Occup Environ Med ; 77(7): 470-477, 2020 07.
Artigo em Inglês | MEDLINE | ID: mdl-32220918

RESUMO

OBJECTIVE: To determine whether step-downs, which cut the rate of compensation paid to injured workers after they have been on benefits for several months, are effective as a return to work incentive. METHODS: We aggregated administrative claims data from seven Australian workers' compensation systems to calculate weekly scheme exit rates, a proxy for return to work. Jurisdictions were further subdivided into four injury subgroups: fractures, musculoskeletal, mental health and other trauma. The effect of step-downs on scheme exit was tested using a regression discontinuity design. Results were pooled into meta-analyses to calculate combined effects and the proportion of variance attributable to heterogeneity. RESULTS: The combined effect of step-downs was a 0.86 percentage point (95% CI -1.45 to -0.27) reduction in the exit rate, with significant heterogeneity between jurisdictions (I 2=68%, p=0.003). Neither timing nor magnitude of step-downs was a significant moderator of effects. Within injury subgroups, only fractures had a significant combined effect (-0.84, 95% CI -1.61 to -0.07). Sensitivity analysis indicated potential effects within mental health and musculoskeletal conditions as well. CONCLUSIONS: The results suggest some workers' compensation recipients anticipate step-downs and exit the system early to avoid the reduction in income. However, the effects were small and suggest step-downs have marginal practical significance. We conclude that step-downs are generally ineffective as a return to work policy initiative.Postprint link: https://www.medrxiv.org/content/10.1101/19012286.


Assuntos
Doenças Profissionais/economia , Traumatismos Ocupacionais/economia , Retorno ao Trabalho/economia , Indenização aos Trabalhadores/economia , Austrália , Fraturas Ósseas/economia , Humanos , Transtornos Mentais/economia , Motivação , Doenças Musculoesqueléticas/economia , Retorno ao Trabalho/psicologia , Ferimentos e Lesões/economia
17.
South Med J ; 113(2): 51-54, 2020 02.
Artigo em Inglês | MEDLINE | ID: mdl-32016432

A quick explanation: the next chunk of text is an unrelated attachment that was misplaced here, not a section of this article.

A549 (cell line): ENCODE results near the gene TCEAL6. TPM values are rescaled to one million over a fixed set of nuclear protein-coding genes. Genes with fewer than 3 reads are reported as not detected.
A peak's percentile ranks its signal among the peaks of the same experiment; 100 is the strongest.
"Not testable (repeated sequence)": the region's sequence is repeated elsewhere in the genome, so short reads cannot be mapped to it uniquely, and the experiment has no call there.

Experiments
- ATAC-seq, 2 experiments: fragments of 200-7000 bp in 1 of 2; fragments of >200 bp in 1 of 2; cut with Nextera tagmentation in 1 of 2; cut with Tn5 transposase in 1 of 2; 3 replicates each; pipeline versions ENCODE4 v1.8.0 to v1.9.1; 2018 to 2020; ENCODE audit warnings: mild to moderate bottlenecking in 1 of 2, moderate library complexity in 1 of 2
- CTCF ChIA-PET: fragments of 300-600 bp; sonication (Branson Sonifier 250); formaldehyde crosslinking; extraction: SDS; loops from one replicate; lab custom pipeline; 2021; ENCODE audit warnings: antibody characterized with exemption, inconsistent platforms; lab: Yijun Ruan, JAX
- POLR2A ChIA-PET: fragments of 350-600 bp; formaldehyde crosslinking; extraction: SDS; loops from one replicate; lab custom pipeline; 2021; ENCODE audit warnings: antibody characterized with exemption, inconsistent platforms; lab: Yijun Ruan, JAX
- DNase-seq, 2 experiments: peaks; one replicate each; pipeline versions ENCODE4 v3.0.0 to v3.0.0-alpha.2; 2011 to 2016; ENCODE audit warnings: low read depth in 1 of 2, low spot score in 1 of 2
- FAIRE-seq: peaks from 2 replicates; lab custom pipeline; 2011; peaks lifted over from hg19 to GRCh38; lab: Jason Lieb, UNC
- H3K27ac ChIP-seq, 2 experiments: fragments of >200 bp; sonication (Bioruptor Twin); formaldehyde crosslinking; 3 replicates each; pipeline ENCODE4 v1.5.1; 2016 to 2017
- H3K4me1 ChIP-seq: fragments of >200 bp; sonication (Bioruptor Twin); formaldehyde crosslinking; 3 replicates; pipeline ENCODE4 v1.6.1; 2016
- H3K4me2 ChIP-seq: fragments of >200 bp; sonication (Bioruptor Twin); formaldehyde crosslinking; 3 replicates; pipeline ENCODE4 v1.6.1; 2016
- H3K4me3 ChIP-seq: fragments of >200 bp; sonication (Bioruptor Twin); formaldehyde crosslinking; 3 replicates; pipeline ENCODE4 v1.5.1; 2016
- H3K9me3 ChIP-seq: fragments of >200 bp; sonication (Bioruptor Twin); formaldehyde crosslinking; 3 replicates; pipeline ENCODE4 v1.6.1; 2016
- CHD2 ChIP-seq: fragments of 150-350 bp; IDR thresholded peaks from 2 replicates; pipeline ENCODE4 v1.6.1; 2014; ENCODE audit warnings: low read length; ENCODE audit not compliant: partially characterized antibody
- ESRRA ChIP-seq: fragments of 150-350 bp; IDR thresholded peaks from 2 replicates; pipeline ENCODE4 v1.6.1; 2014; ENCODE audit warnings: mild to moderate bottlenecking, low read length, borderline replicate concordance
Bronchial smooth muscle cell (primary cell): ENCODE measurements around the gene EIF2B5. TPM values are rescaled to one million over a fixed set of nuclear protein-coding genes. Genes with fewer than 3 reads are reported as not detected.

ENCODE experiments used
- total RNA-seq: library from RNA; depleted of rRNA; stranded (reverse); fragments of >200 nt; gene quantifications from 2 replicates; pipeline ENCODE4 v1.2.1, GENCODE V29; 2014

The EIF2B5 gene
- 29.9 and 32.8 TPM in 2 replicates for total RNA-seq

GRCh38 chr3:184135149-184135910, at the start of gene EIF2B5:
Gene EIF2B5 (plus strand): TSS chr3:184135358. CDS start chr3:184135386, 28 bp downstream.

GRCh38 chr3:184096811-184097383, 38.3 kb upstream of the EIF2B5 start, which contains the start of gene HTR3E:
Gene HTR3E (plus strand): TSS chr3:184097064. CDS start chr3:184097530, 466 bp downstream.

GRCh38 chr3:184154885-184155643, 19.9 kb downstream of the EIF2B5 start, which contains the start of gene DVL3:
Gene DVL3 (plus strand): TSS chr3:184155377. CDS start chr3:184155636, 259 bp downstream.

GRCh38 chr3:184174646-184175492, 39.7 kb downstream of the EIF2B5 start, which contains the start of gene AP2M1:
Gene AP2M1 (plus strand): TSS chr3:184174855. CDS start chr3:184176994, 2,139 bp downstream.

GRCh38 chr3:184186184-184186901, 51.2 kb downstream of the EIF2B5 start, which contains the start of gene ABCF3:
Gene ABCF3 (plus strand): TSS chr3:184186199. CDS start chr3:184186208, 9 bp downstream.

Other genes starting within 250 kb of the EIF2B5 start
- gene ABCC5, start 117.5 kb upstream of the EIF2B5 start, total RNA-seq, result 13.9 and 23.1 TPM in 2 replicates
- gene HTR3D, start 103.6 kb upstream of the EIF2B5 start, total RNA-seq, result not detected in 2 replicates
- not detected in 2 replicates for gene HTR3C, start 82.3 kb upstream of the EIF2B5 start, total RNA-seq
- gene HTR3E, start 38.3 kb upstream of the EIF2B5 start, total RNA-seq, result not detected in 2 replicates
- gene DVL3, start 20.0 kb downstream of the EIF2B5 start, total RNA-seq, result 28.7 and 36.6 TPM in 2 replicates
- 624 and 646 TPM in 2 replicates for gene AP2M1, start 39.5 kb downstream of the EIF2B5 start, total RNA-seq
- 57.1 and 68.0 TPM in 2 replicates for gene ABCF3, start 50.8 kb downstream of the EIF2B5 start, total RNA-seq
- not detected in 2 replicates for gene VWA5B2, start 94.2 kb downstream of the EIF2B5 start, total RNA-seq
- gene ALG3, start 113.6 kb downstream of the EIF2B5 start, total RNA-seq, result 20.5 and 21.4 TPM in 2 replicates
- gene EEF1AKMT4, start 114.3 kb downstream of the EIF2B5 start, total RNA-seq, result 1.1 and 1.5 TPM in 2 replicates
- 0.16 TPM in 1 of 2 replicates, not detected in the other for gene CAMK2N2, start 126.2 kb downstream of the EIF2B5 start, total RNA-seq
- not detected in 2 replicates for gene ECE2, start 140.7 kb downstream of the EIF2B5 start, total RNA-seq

RESUMO

OBJECTIVES: The primary objective of this study was to determine whether there was a change in the rate and types of patients with psychiatric illnesses being seen in the emergency department (ED) from 2012 to 2015 using the National Ambulatory Care Survey. A secondary objective was to determine what if any changes occurred in the resources available to care for these patients. METHODS: Our study used 2012-2015 data from the National Hospital Ambulatory Medical Care Survey and the State Mental Health Agency Per Capita Mental Health Services Expenditures, and expenditures data from 2012-2015 to examine whether there was a significant change in the rate and type of mental illness ED visits. Additional data on the number of beds per region from the National Mental Health Services Survey, 2012-2015 were used. A t test was used to look for significant (P = 0.05) changes in the rate and types of patients, ED dispositions, ED reimbursement types, region and community level income, sex, age, state mental health funding, and psychiatric beds from 2012 to 2015. RESULTS: There was an 8% increase in the rate of patients who presented with a diagnosed mental health disorder (P = 0.03, 95% confidence interval [CI] 5.32-5.96) and substance use disorders (P = 0.03, 95% CI 0.564-0.122). The reimbursement for these visits did change (P = 0.01, 95% CI 0.245-0.685); however, there was no significant increase (P = 0.07, 95% CI-214 to 101) in state mental health budgets and the number of psychiatric and detox hospital beds from 2012 to 2015. CONCLUSIONS: The rate and types of mental health patients coming to the ED are still on the rise. This is coupled with a lack of mental health infrastructure to address the needs and diagnoses that continue to be seen in the ED. States may need increased, targeted funding for mental health outside the increase in coverage via the Patient Protection and Affordable Care Act to slow the rate of mental health patients seen in the ED.